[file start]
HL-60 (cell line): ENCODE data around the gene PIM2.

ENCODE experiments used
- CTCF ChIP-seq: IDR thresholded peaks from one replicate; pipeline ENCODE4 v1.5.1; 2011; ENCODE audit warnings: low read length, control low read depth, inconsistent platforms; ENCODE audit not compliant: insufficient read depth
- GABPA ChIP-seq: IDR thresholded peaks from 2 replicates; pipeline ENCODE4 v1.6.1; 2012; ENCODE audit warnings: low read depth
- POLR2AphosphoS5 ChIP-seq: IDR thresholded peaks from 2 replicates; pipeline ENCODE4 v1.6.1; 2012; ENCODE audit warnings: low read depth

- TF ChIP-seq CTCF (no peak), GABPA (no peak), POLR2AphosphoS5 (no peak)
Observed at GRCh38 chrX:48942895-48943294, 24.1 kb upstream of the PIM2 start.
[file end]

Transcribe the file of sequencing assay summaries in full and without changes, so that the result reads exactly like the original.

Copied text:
HL-60 (cell line): ENCODE data around the gene PIM2.

ENCODE experiments used
- CTCF ChIP-seq: IDR thresholded peaks from one replicate; pipeline ENCODE4 v1.5.1; 2011; ENCODE audit warnings: low read length, control low read depth, inconsistent platforms; ENCODE audit not compliant: insufficient read depth
- GABPA ChIP-seq: IDR thresholded peaks from 2 replicates; pipeline ENCODE4 v1.6.1; 2012; ENCODE audit warnings: low read depth
- POLR2AphosphoS5 ChIP-seq: IDR thresholded peaks from 2 replicates; pipeline ENCODE4 v1.6.1; 2012; ENCODE audit warnings: low read depth

- TF ChIP-seq CTCF (no peak), GABPA (no peak), POLR2AphosphoS5 (no peak)
Observed at GRCh38 chrX:48942895-48943294, 24.1 kb upstream of the PIM2 start.